The Workforce is Getting Grayer, Not Less Capable


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We all know age discrimination on the job is illegal, and that it happens every day. It’s the most common form of discrimination in the U.S. Businesses which employ at least 20 are subject to the Age Discrimination in Employment Act, which protects those age 40 and up. But law or no law, basing decisions on age just isn’t smart business.

Obviously it’s easier for younger workers to hoist themselves up a ladder. They understand technology faster, they’re cheaper to insure, and they’ll generally work for lower pay. But research shows, when it comes to loyalty, reliability and productivity, older workers are the anchors that keep a company in business. They have a depth of job knowledge and problem-solving skills that developed from decades on the job. And—they handle customers better.

Take a look at some stereotypes you may have heard about older workers, and why they are false.

Healthcare costs are higher. Health insurance does cost more as we age, plus older workers often recuperate more slowly. But it’s also true that they take fewer sick days. Why? Many younger employees view sick days as extra vacation time to take at will, while older workers see them as a last resort. And older workers are less likely to need dependent coverage.

Productivity is lower.Younger workers can move faster and with more agility. But they’re also more likely to be distracted by their phones, texting, and generally taking work responsibilities more lightly. Older workers tend to focus on getting the job done.

Older people aren’t as trainable. Technology doesn’t usually come as naturally to older workers, since unlike younger workers, they weren’t born into a techno-centric world. But studies show older people often seek out challenges and are fully capable of learning. Resilience and doing what is necessary is part of work, and increasingly that includes learning aspects of technology.

There’s More

Beyond stereotypes, there are other advantages to hiring older workers.While young people are good at electronic communication, they are often less comfortable with interpersonal skills.Older workers tend to be better at resolving issues with customers and smoothing problems out in person.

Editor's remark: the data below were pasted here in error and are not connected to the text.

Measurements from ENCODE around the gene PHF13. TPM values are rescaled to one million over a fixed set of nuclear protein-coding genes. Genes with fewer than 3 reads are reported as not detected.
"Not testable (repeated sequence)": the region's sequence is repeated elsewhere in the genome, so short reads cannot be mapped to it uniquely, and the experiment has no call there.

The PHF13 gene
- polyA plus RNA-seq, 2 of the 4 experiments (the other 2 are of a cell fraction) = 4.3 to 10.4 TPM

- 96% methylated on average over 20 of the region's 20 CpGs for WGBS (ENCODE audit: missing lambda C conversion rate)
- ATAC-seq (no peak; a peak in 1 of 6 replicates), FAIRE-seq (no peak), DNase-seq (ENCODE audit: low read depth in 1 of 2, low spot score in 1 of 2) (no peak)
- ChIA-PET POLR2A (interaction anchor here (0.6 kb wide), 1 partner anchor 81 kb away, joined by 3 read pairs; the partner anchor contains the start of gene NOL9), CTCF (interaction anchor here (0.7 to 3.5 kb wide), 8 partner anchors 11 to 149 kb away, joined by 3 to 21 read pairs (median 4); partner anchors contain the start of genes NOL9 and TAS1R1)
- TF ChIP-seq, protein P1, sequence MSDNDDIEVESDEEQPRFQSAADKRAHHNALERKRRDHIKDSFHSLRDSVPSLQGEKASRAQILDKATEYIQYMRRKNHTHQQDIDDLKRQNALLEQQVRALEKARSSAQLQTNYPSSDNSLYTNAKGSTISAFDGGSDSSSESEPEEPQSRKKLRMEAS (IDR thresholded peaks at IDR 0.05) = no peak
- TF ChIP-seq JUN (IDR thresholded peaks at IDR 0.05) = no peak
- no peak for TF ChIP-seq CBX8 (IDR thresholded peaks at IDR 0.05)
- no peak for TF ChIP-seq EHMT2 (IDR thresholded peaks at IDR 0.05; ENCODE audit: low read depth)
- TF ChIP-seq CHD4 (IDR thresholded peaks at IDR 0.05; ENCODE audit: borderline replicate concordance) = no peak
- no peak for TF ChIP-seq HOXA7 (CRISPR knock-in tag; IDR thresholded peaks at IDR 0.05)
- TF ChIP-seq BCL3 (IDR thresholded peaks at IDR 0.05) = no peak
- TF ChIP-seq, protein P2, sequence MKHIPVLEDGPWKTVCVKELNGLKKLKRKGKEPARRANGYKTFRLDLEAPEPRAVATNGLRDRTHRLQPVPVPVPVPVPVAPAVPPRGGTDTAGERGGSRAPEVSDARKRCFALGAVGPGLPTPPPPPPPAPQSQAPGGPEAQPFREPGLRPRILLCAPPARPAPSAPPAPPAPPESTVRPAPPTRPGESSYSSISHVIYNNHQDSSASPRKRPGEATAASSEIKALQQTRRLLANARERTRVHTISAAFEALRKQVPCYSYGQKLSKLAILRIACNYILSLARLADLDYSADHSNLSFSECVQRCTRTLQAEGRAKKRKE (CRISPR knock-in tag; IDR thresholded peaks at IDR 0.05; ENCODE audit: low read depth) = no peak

Also, turnover is lower among older workers because they want to learn a job, master it, and stay put. Younger workers tend to remain in one job only a year or two before moving on.

Are You Uncomfortable Managing Older Workers?

Sometimes it’s just a matter of finding a way around the differences.

  • Generally older workers would rather you talk to them face-to face or by phone, so forget texting.
  • Boss or employee, everyone should be coachable. Realize older employees aren’t a threat, and can be great assets if you acknowledge their skills. If they know you respect what they bring to the team, they’ll usually respect and recognize your leadership and encourage others to do the same.
  • View them as internal consultants. Consider what you’d have to pay an outside consultant to replace the knowledge you already have on your payroll.When they leave, they’ll take their knowledge and skills with them, so pick their brains while you can, possibly pairing them with younger workers who they can pass their skills onto.

As managers get younger, a lot of large companies have made the mistake of pushing out their older workers. They realize too late that with those workers went the depth of knowledge that comes not from books, but from a lifetime of hands-on, doing the job. Smart managers of any age recognize value, whether the employee’s hair is a purple Mohawk or a rapidly graying crew cut.

Teresa Ambord

Posted In: Management

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